One of the two winners of mobile network development licences in Burma, Telenor, has named three other foreign firms it will involve in its plans.
“Telenor confirmed that the company has signed memorandums of understanding with China’s equipment maker Huawei, Ericsson of Sweden and India’s Wipro,” the industry news website Telecom Lead said.
“Formal agreements with these companies will be finalized when Telenor receives its operating licence. The [Burma] government has said that the licences will be issued by the end of September.”
Huawei’s mobile phone handsets are already on sale in Burma. Ericsson makes wireless network equipment and Wipro specializes in information technology.
“Telenor said that the company could not yet comment on what role the three companies will play in its network development plans,” said Telecom Lead.
The other mobile network licence holder is Ooredoo of Qatar.
Thailand’s PTTEP Finds More Gas in Burma’s Gulf of Martaban
PTTEP of Thailand said it found “quantities of gas” in all four wells it has drilled in its offshore Block M3 in Burmese waters of the Gulf of Martaban.
The drillings “resulted in gas flow rates of approximately 34.5 million standard cubic feet per day (977,000 cubic meters) with associated condensate flow rates of approximately 195 barrels per day for the Aung Sinkha-3 well,” PTTEP said in a Bangkok stock exchange statement.
The announcement gave no indication of the size of the discovery but said the firm would “conduct additional drilling of appraisal wells in 2014 for potential development and production.”
Earlier this year PTTEP said it hoped to begin commercial production at M3 in 2016.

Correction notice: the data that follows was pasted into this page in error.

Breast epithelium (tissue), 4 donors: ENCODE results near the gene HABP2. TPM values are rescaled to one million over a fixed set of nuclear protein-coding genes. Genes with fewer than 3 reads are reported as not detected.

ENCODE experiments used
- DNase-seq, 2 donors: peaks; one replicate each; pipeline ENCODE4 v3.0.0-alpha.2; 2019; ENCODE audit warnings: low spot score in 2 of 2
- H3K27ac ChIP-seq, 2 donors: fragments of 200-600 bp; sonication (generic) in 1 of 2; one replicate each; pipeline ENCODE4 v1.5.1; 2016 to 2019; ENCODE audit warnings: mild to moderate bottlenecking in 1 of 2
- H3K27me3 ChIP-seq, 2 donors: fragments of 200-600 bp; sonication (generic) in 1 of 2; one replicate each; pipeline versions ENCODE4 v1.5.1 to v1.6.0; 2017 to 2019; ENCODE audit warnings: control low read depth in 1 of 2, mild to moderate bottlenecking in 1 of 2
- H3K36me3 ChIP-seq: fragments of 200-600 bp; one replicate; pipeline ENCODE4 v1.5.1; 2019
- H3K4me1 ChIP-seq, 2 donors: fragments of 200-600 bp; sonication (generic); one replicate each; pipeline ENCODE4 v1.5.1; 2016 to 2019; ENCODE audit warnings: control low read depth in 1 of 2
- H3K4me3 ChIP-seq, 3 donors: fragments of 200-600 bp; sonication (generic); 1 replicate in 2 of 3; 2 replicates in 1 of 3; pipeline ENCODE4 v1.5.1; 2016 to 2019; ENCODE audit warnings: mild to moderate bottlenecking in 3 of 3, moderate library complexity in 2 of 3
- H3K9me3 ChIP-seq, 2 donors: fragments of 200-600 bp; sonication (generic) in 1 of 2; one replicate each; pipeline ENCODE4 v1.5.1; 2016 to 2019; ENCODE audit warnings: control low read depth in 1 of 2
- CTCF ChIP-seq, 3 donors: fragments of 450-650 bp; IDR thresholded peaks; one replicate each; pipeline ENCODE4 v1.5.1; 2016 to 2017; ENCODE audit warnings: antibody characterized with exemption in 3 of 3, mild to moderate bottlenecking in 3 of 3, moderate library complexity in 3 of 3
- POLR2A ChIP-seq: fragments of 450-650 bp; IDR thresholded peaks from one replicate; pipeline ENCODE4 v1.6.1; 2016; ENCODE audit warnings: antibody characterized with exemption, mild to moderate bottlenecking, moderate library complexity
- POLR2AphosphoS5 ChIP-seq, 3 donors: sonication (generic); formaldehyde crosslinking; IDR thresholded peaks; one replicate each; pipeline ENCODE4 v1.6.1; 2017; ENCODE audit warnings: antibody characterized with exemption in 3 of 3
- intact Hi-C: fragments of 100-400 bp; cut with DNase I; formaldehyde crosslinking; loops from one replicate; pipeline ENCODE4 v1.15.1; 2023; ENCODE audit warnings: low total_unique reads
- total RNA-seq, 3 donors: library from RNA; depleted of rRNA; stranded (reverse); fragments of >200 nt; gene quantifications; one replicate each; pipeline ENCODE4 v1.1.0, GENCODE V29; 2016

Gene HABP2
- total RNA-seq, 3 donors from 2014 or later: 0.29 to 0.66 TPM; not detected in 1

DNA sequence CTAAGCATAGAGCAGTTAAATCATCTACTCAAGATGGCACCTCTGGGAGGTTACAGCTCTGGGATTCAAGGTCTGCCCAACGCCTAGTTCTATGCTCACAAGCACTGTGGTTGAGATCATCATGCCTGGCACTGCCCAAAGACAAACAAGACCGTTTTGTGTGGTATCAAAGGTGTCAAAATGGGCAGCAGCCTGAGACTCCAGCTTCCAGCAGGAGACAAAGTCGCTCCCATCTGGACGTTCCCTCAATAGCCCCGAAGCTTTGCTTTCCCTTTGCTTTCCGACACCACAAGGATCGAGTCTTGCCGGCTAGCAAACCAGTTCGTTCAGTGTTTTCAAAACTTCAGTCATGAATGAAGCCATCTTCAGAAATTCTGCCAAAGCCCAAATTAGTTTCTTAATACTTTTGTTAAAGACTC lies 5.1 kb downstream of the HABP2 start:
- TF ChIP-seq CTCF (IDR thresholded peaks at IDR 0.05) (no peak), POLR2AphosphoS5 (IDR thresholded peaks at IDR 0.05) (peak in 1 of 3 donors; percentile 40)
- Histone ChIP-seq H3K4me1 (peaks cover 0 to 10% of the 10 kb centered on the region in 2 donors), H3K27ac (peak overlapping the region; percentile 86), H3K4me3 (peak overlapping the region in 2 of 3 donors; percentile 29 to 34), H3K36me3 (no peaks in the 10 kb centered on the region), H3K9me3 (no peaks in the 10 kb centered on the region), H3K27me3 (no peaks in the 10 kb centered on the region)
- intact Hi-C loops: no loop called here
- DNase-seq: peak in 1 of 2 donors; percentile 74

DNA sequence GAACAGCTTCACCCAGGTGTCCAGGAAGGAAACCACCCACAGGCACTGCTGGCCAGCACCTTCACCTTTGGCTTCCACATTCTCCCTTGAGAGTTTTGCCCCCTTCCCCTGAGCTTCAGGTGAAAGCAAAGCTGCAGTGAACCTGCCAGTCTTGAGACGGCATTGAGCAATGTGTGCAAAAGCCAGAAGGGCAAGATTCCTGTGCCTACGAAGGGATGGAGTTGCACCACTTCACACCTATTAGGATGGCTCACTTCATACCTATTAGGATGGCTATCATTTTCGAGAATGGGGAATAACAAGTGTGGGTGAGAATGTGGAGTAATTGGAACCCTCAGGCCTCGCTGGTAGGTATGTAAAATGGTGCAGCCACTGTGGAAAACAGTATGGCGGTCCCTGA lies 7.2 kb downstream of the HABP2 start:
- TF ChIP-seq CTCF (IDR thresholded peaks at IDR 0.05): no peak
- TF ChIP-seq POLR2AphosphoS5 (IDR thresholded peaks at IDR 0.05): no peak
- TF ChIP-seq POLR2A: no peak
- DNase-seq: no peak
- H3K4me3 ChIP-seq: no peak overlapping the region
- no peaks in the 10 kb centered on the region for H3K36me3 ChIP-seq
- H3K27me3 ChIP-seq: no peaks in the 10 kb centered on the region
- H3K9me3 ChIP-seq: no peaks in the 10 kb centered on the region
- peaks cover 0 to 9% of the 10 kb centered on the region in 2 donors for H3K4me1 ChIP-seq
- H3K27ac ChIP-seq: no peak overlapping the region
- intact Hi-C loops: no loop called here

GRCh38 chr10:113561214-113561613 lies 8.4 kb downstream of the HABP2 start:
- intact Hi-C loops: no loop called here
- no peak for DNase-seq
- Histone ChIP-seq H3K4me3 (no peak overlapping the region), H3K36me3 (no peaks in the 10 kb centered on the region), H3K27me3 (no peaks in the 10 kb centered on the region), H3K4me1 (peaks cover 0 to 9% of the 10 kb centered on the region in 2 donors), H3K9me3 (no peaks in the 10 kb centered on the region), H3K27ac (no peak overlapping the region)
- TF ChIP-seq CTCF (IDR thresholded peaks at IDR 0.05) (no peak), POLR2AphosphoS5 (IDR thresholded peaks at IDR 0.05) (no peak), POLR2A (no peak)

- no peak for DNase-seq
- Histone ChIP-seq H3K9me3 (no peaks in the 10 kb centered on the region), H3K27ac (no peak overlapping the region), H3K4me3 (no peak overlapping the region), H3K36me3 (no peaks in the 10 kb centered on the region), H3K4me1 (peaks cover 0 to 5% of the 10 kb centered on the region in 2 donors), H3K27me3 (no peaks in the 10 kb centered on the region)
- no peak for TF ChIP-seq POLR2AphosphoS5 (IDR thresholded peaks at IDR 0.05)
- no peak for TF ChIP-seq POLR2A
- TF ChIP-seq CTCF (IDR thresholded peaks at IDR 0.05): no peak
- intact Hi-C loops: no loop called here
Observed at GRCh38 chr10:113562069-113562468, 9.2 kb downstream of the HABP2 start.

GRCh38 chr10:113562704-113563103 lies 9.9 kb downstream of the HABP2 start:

PTTEP acquired 100 percent operatorship of the M3 and M4 blocks in August 2004 and said then it would initially spend US$23 million on seismic surveys and drillings. It sold a 20 percent share to Mitsui Oil Exploration Company in March this year, but this is still waiting for approval from the Burmese government.
PTTEP holds a number of licences in the Gulf of Martaban, the biggest of which is the Zawtika field, where gas production is expected by the firm to begin at the end of this year.
News about the M3 gas discovery was made after PTTEP had to answer media reports in Burma about its acquisition of two other blocks in the Gulf of Martaban, the M7 and M8.
The Myanmar Times newspaper alleged that former Burma Minister of Energy Than Htay was removed from his job earlier this year over the M7 and M8 licences because of industry complaints that they had not been awarded fairly.
PTTEP said in a statement that its negotiations to acquire the two blocks began in 2010 and were correctly done and did not involve any form of bribery.
Garment Industry Exports Double in Value in First Quarter
Burma’s garment makers exported a record volume in the first quarter of this year, almost double in value over the same period of 2012.
Exports for the January-March period were valued at more than US$300 million, said the Myanmar Garment Manufacturers Association, as quoted by Eleven Media.